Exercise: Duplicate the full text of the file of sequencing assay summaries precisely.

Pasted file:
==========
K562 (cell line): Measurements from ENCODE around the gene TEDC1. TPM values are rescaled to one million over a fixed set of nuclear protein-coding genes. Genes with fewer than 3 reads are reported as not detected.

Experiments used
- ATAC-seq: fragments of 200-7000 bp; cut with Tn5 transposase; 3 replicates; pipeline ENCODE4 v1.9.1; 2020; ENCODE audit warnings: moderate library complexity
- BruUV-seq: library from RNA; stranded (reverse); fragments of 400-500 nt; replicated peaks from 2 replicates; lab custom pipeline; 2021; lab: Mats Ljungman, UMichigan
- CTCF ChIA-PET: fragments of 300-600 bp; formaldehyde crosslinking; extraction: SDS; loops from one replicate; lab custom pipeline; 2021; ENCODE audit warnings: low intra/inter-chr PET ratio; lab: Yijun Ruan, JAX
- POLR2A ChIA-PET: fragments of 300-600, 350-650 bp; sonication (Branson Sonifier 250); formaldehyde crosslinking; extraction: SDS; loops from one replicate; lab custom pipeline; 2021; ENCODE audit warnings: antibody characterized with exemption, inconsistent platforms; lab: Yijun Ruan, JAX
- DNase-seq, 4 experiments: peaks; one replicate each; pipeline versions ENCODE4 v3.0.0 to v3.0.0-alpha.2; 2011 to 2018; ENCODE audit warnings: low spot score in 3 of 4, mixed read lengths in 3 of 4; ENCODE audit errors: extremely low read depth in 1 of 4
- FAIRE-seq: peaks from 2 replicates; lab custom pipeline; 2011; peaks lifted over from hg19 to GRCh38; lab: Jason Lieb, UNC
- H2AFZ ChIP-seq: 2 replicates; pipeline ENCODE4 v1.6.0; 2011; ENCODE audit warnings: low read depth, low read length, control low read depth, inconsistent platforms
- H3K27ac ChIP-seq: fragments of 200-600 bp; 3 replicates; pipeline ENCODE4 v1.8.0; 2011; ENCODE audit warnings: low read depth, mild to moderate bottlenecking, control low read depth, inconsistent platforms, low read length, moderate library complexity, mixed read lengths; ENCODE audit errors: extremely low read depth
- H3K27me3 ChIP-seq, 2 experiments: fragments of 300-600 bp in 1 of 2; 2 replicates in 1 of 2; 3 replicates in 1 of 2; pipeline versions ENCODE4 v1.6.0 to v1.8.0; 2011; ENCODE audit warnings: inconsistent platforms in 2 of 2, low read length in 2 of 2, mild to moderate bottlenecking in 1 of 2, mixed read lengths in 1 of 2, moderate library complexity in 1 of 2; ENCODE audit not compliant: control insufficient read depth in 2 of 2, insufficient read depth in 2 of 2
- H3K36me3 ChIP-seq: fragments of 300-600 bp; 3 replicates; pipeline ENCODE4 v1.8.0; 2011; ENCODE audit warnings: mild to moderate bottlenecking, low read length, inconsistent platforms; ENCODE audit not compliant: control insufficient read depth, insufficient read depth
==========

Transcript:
K562 (cell line): Measurements from ENCODE around the gene TEDC1. TPM values are rescaled to one million over a fixed set of nuclear protein-coding genes. Genes with fewer than 3 reads are reported as not detected.

Experiments used
- ATAC-seq: fragments of 200-7000 bp; cut with Tn5 transposase; 3 replicates; pipeline ENCODE4 v1.9.1; 2020; ENCODE audit warnings: moderate library complexity
- BruUV-seq: library from RNA; stranded (reverse); fragments of 400-500 nt; replicated peaks from 2 replicates; lab custom pipeline; 2021; lab: Mats Ljungman, UMichigan
- CTCF ChIA-PET: fragments of 300-600 bp; formaldehyde crosslinking; extraction: SDS; loops from one replicate; lab custom pipeline; 2021; ENCODE audit warnings: low intra/inter-chr PET ratio; lab: Yijun Ruan, JAX
- POLR2A ChIA-PET: fragments of 300-600, 350-650 bp; sonication (Branson Sonifier 250); formaldehyde crosslinking; extraction: SDS; loops from one replicate; lab custom pipeline; 2021; ENCODE audit warnings: antibody characterized with exemption, inconsistent platforms; lab: Yijun Ruan, JAX
- DNase-seq, 4 experiments: peaks; one replicate each; pipeline versions ENCODE4 v3.0.0 to v3.0.0-alpha.2; 2011 to 2018; ENCODE audit warnings: low spot score in 3 of 4, mixed read lengths in 3 of 4; ENCODE audit errors: extremely low read depth in 1 of 4
- FAIRE-seq: peaks from 2 replicates; lab custom pipeline; 2011; peaks lifted over from hg19 to GRCh38; lab: Jason Lieb, UNC
- H2AFZ ChIP-seq: 2 replicates; pipeline ENCODE4 v1.6.0; 2011; ENCODE audit warnings: low read depth, low read length, control low read depth, inconsistent platforms
- H3K27ac ChIP-seq: fragments of 200-600 bp; 3 replicates; pipeline ENCODE4 v1.8.0; 2011; ENCODE audit warnings: low read depth, mild to moderate bottlenecking, control low read depth, inconsistent platforms, low read length, moderate library complexity, mixed read lengths; ENCODE audit errors: extremely low read depth
- H3K27me3 ChIP-seq, 2 experiments: fragments of 300-600 bp in 1 of 2; 2 replicates in 1 of 2; 3 replicates in 1 of 2; pipeline versions ENCODE4 v1.6.0 to v1.8.0; 2011; ENCODE audit warnings: inconsistent platforms in 2 of 2, low read length in 2 of 2, mild to moderate bottlenecking in 1 of 2, mixed read lengths in 1 of 2, moderate library complexity in 1 of 2; ENCODE audit not compliant: control insufficient read depth in 2 of 2, insufficient read depth in 2 of 2
- H3K36me3 ChIP-seq: fragments of 300-600 bp; 3 replicates; pipeline ENCODE4 v1.8.0; 2011; ENCODE audit warnings: mild to moderate bottlenecking, low read length, inconsistent platforms; ENCODE audit not compliant: control insufficient read depth, insufficient read depth